Wealth Management - March 19, 2007

Asset-Liability Management Decisions in Private Banking

Working from the observation that the contribution of asset-liability management techniques developed for institutional investors is not yet familiar within private banking, a new study from the EDHEC Risk and Asset Management Research Centre, entitled “Asset-Liability Management Decisions in Private Banking” shows the expected benefits of a transposition of that kind.

According to the authors of the study, Noël Amenc, Lionel Martellini and Volker Ziemann, asset-liability management represents a genuine means of adding value to private banking that has not been sufficiently explored to date. Within the framework of private financial management offerings, personal wealth managers tend to confine their clients to mandates that are only differentiated through their level of volatility, without the client’s personal wealth constraints and objectives being genuinely taken into account in order to determine the overall strategic asset allocation. In that sense, private wealth management is not sufficiently different from the management of a diversified or profiled mutual fund.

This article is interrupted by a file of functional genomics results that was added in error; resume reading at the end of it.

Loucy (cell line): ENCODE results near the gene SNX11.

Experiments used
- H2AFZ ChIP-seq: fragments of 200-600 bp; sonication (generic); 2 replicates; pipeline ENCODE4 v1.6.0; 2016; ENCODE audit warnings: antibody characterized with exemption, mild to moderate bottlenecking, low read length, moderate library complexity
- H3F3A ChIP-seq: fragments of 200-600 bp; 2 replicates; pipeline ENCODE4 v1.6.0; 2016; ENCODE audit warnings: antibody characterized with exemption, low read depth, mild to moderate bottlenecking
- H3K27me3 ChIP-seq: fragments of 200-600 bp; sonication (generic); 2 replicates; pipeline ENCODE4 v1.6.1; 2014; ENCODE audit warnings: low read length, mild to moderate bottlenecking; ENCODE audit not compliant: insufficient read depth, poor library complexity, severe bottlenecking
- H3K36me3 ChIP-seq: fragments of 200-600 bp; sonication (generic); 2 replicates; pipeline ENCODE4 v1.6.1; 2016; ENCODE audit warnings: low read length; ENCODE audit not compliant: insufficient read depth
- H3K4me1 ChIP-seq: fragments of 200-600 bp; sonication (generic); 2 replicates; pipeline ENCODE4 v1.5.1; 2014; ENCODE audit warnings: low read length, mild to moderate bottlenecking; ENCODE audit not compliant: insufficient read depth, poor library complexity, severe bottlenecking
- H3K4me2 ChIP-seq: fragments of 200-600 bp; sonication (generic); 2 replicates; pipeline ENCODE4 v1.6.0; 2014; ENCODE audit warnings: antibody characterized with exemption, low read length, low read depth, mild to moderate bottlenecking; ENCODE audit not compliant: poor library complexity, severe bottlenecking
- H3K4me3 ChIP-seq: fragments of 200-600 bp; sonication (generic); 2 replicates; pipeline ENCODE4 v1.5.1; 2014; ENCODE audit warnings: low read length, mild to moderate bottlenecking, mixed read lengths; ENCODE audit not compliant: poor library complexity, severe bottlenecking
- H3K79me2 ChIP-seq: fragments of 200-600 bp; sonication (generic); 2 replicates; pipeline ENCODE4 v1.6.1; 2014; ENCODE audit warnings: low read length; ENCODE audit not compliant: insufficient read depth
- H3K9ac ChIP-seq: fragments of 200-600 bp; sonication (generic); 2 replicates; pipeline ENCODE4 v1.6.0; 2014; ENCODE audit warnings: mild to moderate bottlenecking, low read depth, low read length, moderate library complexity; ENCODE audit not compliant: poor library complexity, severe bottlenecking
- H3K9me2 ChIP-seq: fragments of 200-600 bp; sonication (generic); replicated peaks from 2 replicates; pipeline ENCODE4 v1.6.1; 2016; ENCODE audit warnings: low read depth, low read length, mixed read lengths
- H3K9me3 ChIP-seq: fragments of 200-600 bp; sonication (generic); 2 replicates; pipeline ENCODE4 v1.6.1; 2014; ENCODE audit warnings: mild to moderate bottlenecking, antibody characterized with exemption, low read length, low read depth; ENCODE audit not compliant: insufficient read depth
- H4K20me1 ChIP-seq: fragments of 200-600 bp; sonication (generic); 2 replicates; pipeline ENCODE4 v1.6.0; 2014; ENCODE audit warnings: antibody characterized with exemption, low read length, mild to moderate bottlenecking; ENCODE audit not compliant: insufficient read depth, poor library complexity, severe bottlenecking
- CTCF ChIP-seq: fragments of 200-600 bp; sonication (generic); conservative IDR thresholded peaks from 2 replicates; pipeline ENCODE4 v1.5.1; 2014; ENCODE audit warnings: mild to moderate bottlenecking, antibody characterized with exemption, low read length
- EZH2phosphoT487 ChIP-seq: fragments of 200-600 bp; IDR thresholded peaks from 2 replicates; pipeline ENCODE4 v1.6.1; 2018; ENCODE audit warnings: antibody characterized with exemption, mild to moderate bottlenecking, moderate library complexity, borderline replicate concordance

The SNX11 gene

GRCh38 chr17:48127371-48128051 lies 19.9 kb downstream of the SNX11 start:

It is not so much the risk-adjusted performance of a fund or even of a given asset class that is the determining factor in including it in the client’s personal wealth, but its capacity to match the client’s liabilities. The clients’ liability constraints (horizon, nature, amount and certainty of future cash flows that will be received and invested; their projects, which could have varying exposures to risk factors, whether it involves real estate or inflation) must be taken into account in managing their assets; which private bankers rarely do when they put together their clients’ overall strategic asset allocation.

In the end, it is not so much the short-term risk represented by the volatility of the assets that is the determining element in taking an individual’s risk aversion into account, but the probability or the expectation of the individual’s long-term financial objectives not being achieved.

Taking these elements into account leads to asset allocations that are very different from the allocation provided by an optimisation carried out in a static mean-variance or mean-VaR framework, as performed by the vast majority of private wealth managers.

This study was sponsored by Pictet & Cie.

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